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The Art of Destruction: Review of World War 3 Illustrated:Unnatural Disasters

Hueso Taveras Dec 17

As a voice of radical politics, ideas and people, World War 3 Illustrated is an iconoclast that sticks to underground comics’ roots: the social upheavals of the 1960s. Its latest installment, Unnatural Disasters, continues the publication’s critical stance on political policy and social responsibility, putting it on the fringe of the comics sub-culture.

In Unnatural Disasters, comic writers dissect and analyze the pressing theme of a world overrun with environmental catastrophes rooted in business dealings and government policies. The 19 stories offer a varied catalogue of belligerent and systematic destruction including the U.S. military’s use of depleted uranium in the Middle East, the eradication of coral reefs by dumping toxic waste and the rapidly declining numbers of India’s vultures. Most of the content addresses the growing threat of global warming and its base in our addiction to oil.

The first story, Nicole Schulman’s “Fossil Fuel,” shows the author’s mastery of scratchboard by effortlessly carving out fire, bellowing smoke, and sunbleached bones. Her “It’s a matter of time…” is a high point of Unnatural Disasters, weaving personal stories of breast cancer with the travails of cancer research. Jennifer Camper’s “Garbage is Destiny” is an entertaining and original Kafkaesque story of a post-human world as lived by discriminated rodents and cockroaches, drawn in a cartoony style with stark contrasts. “War is Hell,” written by Rebecca Migdal with photos by Sgt. R, marries a debate between friends with unsettling images of the war in Iraq, creating an unforgettable and immediate story. In “Coming Together,” Christopher Cardinale shows his exceptional draftsmanship in such media as paint, scratchboard and pen and ink, with borderless composition that bolsters the stories of misery, community and renewed hope in post-Katrina New Orleans. Each person is rendered with care and intent, creating a look that pulls the reader deeper.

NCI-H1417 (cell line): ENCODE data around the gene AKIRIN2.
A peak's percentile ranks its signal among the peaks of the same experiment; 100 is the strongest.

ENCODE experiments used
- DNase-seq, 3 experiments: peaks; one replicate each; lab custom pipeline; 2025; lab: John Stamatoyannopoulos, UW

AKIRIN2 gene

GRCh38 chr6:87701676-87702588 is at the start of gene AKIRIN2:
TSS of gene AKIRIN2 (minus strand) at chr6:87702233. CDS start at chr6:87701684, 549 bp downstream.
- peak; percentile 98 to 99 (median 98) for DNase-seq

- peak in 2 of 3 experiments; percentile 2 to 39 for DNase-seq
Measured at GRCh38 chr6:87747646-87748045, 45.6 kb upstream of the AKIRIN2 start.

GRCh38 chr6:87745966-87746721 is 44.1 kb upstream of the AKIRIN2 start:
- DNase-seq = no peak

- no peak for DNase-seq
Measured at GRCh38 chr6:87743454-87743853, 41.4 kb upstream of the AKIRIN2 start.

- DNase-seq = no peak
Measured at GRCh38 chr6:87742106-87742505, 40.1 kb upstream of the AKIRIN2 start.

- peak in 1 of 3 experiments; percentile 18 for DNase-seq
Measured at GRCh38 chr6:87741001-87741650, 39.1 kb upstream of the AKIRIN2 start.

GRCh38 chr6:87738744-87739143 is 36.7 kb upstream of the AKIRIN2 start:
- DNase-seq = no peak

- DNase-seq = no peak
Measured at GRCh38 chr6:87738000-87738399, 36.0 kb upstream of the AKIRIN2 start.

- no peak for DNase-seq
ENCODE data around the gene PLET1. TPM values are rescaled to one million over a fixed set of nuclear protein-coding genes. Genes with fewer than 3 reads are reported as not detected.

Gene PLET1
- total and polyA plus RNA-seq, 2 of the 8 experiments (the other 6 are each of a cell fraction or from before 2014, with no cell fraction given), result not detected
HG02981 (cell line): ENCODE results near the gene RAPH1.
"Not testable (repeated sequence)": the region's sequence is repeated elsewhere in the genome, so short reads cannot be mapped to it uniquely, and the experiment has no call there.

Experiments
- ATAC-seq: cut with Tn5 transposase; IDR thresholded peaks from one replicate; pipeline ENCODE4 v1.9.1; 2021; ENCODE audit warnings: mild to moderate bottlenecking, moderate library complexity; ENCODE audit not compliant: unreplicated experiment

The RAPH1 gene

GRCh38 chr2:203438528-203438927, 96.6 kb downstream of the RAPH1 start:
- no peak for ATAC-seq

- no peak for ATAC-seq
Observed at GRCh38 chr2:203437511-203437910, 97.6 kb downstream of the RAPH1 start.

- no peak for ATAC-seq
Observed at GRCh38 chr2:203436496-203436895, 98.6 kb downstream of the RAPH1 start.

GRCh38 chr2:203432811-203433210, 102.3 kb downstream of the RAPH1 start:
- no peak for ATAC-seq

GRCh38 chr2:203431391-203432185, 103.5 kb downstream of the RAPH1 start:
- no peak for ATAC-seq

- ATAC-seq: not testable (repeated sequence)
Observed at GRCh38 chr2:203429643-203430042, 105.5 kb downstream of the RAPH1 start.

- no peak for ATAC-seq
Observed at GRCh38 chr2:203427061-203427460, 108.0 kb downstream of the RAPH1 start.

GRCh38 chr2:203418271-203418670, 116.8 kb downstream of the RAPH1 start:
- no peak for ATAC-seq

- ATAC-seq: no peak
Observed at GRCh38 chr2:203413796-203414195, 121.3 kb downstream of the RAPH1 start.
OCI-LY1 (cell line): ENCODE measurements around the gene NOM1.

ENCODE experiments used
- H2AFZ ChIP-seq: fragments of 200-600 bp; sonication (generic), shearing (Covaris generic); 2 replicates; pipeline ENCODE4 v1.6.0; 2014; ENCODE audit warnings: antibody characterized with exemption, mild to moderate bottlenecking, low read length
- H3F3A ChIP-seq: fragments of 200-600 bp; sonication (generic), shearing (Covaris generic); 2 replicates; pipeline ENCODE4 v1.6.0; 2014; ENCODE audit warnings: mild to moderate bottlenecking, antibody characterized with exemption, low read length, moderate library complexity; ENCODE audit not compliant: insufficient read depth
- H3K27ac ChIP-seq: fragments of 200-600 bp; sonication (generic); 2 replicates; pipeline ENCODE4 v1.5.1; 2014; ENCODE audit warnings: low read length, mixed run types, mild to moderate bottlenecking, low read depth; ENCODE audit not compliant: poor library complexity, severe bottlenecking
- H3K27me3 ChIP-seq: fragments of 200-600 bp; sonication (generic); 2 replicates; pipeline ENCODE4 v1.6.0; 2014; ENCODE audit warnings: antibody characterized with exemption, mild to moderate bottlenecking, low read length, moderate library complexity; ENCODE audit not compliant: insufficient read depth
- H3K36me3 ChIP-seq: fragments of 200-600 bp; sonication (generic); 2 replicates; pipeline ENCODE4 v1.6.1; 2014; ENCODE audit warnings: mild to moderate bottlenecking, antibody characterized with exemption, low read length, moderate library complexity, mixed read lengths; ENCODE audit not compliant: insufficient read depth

From Mac McGill’s poetic stippling to Carlo Quispe’s lucid marker renderings to Rebecca Migdal’s collage, this anthology presents a jarring diversity of art styles, easily placing it in the ranks of notable anthologies like Kramer’s Ergot and MOME while offering insight comparable to a radical newspaper’s.

Started in 1980 by Peter Kuper and Seth Tobocman, World War 3 Illustrated grew into a hub for politically conscious artists and activists. With an impressive roster that includes Eric Drooker, Sabrina Jones and Steve Brodner, the anthology is a pillar of alternative comics, each one confronting a multitude of issues like feminism, media and globalization.

The publication is a loud call for social change, and as such, many of the stories forfeit complexities for a clear political message, making some feel like essays and educational pamphlets. As it stands, World War 3 Illustrated: Unnatural Disasters is another affirmation of the anthology’s relevance in comics and political discourse and is deserving of a wider read. It makes a reader wish that it came out more often than once a year.